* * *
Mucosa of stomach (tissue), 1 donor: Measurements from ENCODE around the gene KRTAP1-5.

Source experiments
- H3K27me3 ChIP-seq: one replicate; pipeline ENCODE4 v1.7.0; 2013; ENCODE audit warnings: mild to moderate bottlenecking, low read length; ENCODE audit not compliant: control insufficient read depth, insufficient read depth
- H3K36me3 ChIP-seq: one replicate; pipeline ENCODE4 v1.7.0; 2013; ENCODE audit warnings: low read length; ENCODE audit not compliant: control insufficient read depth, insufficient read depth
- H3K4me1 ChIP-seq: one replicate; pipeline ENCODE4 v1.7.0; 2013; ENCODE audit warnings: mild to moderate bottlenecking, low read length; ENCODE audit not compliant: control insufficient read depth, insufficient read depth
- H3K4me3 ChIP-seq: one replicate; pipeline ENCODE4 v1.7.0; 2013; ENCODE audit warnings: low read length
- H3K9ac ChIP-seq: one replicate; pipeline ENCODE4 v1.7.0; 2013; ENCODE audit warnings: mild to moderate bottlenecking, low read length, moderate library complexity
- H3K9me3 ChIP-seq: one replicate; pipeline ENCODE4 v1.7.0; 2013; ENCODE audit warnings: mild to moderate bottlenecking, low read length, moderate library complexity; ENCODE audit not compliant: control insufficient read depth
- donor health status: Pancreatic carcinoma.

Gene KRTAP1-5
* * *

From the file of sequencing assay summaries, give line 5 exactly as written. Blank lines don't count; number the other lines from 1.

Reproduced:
- H3K4me1 ChIP-seq: one replicate; pipeline ENCODE4 v1.7.0; 2013; ENCODE audit warnings: mild to moderate bottlenecking, low read length; ENCODE audit not compliant: control insufficient read depth, insufficient read depth